Obituary: Milton Babbitt, composer

Martin Cullingford2nd Feb 2011
Milton Babbit: belief in music (photo: Tully Potter Collection)Milton Babbit: belief in music (photo: Tully Potter Collection)

In 1958 the composer Milton Babbitt, who has died in Princeton, New Jersey aged 94, wrote an article for High Fidelity magazine arguing that music had now evolved into a quasi-science which “the normally well-educated man without special preparation” could hardly be expected to understand. Like philosophy, physics and advanced mathematics, Babbitt said, music deserved support as a purely academic pursuit. He called his article 'The Composer As Specialist', but was appalled when High Fidelity ran it with the more emotive title 'Who Cares If You Listen?' Babbitt’s reputation as the Ivory Tower composer’s Ivory Tower composer, whose sole purpose in life was to write music nobody wanted to hear – who had taken everything from Schoenberg and Webern’s serialism except their emotional, poetic core – was sealed by the fancy of a sub-editor’s pencil.

But the reality was different: Babbitt loved jazz, he adored Broadway shows and beer, and exhibited amusingly geeky, John Motson-like tendencies for baseball stats. He simply wasn’t the unfeeling academic his detractors liked to presume, despite his long tenure as professor at Princeton University. I suspect many more people disliked the idea of his music than ever actually encountered a Babbitt composition in the concert hall, or on disc.

Had Babbitt simply kept schtum about his theories, it’s tempting to speculate that his music could have found a wider audience, like Elliott Carter or Roger Sessions, his onetime teacher. But his belief in music as an academic discipline was not an affectation or pose. What better medicine for finding bits of your brain you didn’t know existed than the meticulous, rigorous study of philosophy or logic? And in the moment of listening often I’m stuck by the grace, whimsy and dignity of a music shell-shocked by the rigours Babbitt is putting it through, as the compulsive conviviality of so much New Music is chased down a Babbitt hole. The listener is forced to confront their assumptions about listening; about how music unfolds over time; about the myth of composition as divine inspiration.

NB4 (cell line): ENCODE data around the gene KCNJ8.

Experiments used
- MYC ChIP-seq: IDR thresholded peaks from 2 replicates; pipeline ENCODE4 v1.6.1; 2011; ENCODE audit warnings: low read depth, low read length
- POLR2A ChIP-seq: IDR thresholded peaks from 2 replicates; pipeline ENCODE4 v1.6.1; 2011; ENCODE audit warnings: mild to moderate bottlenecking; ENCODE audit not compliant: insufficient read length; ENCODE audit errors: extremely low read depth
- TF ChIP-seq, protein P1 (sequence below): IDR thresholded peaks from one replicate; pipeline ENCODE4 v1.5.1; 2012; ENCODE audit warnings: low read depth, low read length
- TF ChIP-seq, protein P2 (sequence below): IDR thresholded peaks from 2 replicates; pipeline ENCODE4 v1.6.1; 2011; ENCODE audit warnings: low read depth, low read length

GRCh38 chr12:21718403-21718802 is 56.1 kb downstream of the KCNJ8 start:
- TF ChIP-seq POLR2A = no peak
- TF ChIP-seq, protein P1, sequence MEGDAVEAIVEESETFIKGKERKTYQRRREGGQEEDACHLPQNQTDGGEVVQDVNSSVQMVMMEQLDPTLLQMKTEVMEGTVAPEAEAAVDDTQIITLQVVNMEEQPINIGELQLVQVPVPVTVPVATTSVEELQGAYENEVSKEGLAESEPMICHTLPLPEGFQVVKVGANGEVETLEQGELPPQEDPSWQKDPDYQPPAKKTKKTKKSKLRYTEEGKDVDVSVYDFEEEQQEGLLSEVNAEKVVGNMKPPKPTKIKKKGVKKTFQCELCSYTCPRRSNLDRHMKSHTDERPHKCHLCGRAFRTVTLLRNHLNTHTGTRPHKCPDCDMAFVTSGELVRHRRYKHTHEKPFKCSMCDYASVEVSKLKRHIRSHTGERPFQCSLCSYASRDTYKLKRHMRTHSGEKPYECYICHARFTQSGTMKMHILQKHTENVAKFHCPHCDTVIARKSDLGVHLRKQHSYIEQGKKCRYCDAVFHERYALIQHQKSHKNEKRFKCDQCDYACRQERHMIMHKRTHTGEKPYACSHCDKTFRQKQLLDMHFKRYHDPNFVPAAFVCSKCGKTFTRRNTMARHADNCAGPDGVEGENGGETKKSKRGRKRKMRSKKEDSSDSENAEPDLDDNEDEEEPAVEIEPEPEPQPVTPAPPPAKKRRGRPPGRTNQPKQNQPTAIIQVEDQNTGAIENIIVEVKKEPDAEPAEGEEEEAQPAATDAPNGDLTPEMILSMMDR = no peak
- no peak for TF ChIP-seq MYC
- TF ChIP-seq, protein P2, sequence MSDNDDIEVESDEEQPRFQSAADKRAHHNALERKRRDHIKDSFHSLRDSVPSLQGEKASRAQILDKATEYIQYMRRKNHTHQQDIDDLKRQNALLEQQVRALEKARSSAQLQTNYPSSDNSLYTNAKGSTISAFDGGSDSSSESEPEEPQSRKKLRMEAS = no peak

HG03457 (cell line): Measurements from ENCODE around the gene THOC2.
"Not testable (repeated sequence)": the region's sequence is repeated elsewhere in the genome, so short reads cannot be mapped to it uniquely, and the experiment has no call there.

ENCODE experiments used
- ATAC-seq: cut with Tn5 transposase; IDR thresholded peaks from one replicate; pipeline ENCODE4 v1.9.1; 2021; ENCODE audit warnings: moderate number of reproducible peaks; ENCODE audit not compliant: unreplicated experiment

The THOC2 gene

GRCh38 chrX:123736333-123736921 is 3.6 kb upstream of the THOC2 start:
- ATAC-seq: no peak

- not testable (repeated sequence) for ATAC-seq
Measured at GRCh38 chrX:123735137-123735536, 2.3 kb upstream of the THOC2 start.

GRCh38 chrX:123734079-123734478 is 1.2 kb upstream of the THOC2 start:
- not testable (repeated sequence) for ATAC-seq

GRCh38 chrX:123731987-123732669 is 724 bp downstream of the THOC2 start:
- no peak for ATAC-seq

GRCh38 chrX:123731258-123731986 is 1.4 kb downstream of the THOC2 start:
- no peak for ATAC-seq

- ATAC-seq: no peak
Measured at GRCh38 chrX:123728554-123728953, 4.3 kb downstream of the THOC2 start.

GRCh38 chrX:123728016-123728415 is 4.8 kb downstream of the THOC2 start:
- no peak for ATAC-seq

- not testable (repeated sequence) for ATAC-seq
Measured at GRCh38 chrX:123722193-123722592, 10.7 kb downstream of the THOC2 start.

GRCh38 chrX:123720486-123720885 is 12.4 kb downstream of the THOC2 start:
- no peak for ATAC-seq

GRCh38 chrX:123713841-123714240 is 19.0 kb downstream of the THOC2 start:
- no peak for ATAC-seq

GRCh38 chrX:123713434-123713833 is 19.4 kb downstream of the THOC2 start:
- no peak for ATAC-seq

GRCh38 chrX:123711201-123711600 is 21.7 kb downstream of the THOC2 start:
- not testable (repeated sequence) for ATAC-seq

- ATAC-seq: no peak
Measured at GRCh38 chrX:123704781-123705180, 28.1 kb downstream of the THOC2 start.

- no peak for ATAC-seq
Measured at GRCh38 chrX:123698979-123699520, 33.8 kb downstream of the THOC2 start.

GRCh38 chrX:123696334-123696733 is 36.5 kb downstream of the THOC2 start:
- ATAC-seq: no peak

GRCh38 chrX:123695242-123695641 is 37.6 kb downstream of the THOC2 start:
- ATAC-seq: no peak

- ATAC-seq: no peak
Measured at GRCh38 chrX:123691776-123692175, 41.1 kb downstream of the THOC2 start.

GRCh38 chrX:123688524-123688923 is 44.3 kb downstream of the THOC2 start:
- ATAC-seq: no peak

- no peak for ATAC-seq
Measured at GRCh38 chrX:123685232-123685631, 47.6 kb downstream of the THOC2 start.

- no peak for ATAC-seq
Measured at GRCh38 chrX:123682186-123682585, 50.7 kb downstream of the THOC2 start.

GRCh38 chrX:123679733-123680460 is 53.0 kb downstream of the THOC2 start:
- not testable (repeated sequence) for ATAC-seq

Some works, like the relentlessly arid violin and piano The Joy of More Sextets, are like eating oysters: the promise is so intriguing, you become desperate to acquire the taste. But the challenge of My Ends Are My Beginnings, the Clarinet Quintet and Melismata is more like the playful intellectual joy that comes with solving a particularly cryptic crossword puzzle. (And that playfulness also extended to Babbitt’s punning titles – Sheer Pluck for guitar, Four Play, It Takes Twelve to Tango and None But The Lonely Flute. Boom boom!) This clarity of texture and purpose could be lost inside Babbitt’s stodgy orchestral works, but pioneering electronic pieces like Composition for Synthesiser and Philomel for voice and tape still stand up remarkably well. By pushing for such academic extremes did Babbitt prove that music is, after all, music?

Philip Clark

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